A broker has an obligation to help clients understand policy specifics and avoid coverage gaps, and it’s not necessarily going to save them if the client hasn’t reviewed the policy, the British Columbia Court of Appeal found recently in Alvaro v. InsureBC (Lee & Porter)Insurance Services Inc.
The decision provides a cautionary reminder on best practices. Brokers and insurers can learn three lessons from the case:
Consistently provide insureds with complete copies of their policies at both inception and renewal.
Insurance summary and renewal documents should highlight the need to review policy wordings, provide examples of material changes of risk, explain the broker’s duty to advise on any material changes and particular changes in occupancy and any potential vacancy, and discuss available coverage for vacancy.
Brokers should return to the practice of keeping careful notes (digital or handwritten) on all significant communications with insureds. These notes should cover specific communications that took place, and the risks and gaps in coverage, and available coverage to avoid those gaps.
Alvaro, the background
The insured was a commercial landlord whose property was destroyed in a June 2013 fire. The insurer denied coverage because the property was vacant, and the policy included a vacancy exclusion. The insured knew the property was vacant because it had evicted the tenants and was making renovations.
The broker had been servicing the insured for 20 years and had forwarded a copy of the policy to the insured in 2007, but it was not its practice to forward another copy on renewal. The renewal letters did not advise of the vacancy exclusion or provide examples of material change of risk. A vacancy endorsement could have been obtained for $295.
The judge rejected the commercial landlord’s evidence that it told the broker it would be evicting the tenants and making renovations prior to the fire. But the trial judge also found the broker did not fulfill its duty of care and held it liable. Several weaknesses in the broker’s case were pointed out:
The broker did not have contemporaneous notes related to the discussions. No written notes were in evidence.
The broker was not in the practice of providing a copy of the policy on renewal and was not certain when the plaintiffs last received a copy.
The renewal letters did not highlight the vacancy exclusion or the requirement to advise the broker of any material changes.
The renewal letters did not provide examples of what a material change might be.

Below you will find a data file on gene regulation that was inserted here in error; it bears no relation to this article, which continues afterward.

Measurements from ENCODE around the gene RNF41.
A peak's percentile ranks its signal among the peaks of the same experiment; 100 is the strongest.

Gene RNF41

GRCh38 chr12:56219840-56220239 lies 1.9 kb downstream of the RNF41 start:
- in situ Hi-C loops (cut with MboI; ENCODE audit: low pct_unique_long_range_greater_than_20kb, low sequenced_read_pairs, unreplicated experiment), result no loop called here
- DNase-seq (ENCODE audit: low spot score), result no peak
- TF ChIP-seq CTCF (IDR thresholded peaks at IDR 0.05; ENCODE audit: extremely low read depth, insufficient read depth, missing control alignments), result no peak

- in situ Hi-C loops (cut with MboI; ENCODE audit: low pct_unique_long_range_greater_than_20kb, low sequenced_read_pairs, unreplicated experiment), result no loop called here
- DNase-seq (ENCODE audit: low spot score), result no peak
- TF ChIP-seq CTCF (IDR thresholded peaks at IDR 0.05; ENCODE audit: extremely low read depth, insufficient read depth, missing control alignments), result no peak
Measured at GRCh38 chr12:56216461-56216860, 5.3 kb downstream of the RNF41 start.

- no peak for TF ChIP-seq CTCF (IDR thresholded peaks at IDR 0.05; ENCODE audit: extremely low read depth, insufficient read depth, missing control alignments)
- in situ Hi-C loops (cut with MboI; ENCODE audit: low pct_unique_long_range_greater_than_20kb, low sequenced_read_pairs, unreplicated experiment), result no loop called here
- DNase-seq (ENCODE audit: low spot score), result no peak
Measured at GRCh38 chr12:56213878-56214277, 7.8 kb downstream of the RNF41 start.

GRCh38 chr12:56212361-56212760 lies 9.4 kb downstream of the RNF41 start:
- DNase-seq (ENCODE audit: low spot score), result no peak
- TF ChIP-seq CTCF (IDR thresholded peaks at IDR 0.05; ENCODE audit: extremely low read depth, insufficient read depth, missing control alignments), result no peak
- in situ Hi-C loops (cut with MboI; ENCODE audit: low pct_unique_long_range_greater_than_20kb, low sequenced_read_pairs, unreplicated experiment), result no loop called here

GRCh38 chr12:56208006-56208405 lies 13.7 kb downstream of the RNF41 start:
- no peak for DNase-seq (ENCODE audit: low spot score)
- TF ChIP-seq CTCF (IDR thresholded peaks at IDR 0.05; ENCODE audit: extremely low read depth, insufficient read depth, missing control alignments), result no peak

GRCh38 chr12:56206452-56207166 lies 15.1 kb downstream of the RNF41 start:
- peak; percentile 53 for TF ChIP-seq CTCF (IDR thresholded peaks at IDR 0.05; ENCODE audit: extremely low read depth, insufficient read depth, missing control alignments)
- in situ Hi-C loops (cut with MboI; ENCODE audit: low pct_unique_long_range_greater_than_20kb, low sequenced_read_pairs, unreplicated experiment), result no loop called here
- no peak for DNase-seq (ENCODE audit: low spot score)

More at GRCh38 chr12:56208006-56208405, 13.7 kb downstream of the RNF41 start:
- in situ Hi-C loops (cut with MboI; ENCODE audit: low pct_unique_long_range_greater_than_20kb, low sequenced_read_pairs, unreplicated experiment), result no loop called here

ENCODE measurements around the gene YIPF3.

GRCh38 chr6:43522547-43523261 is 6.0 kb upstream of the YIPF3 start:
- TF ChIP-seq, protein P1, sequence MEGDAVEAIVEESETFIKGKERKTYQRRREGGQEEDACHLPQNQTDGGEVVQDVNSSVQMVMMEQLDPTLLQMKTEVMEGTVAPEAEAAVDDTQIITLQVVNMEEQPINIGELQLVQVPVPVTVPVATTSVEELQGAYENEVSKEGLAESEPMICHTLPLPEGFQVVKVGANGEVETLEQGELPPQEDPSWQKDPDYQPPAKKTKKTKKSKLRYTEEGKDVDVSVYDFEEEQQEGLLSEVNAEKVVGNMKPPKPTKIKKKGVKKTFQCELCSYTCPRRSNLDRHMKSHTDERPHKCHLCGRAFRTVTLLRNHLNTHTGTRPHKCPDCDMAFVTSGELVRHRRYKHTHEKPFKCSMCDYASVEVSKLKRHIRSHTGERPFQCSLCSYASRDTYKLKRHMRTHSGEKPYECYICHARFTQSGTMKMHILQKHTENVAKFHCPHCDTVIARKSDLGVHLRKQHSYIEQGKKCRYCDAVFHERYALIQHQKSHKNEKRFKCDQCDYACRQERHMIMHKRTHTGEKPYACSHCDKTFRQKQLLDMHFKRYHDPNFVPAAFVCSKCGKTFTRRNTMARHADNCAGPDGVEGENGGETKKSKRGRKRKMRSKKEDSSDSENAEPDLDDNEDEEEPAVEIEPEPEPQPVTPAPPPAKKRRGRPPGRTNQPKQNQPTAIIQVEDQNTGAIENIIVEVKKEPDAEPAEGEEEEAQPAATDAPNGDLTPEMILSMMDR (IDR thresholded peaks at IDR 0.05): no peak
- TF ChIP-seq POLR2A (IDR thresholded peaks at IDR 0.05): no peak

Insurance brokers have a duty to provide clients with information and advice. In this case, the broker knew it was a rental property and so there was risk of periodic vacancies. There was no evidence the broker brought this specific risk to the insured’s attention or gave advice on how to avoid this coverage gap. And, the plaintiffs weren’t found to have any contributory negligence.
The judge held the broker couldn’t rely on the plaintiff’s failure to read the policy when the renewal documents did not tell them to do so.
“A customer is entitled to rely on the expertise of an insurance broker to provide that advice without the customer raising the question,” said the judge’s decision notes.
Brokers that rely on standardized renewal packages must ensure the materials explain important information in clear terms. This includes the issue of vacancy and risk of losing coverage entirely if there is no vacancy endorsement.
Two appeals followed the decision. One from the commercial landlord related to the assessment of damages and a cross-appeal from the broker on the issue of contributory negligence.
The landlord’s appeal on damages was allowed; they were awarded replacement value rather than actual cash value. But the Court of Appeal dismissed the broker’s cross appeal, noting it was open to the trial judge to assess and weigh the evidence of the broker and the insured, and the “relative sophistication or lack of sophistication of each party.”
Harmon C. Hayden, Harmon Hayden Law, is vice chair of international of the insurance and reinsurance and professional liability committees of the International Association of Defense Counsel. This article is excerpted from one that appeared in the April issue of Canadian Underwriter.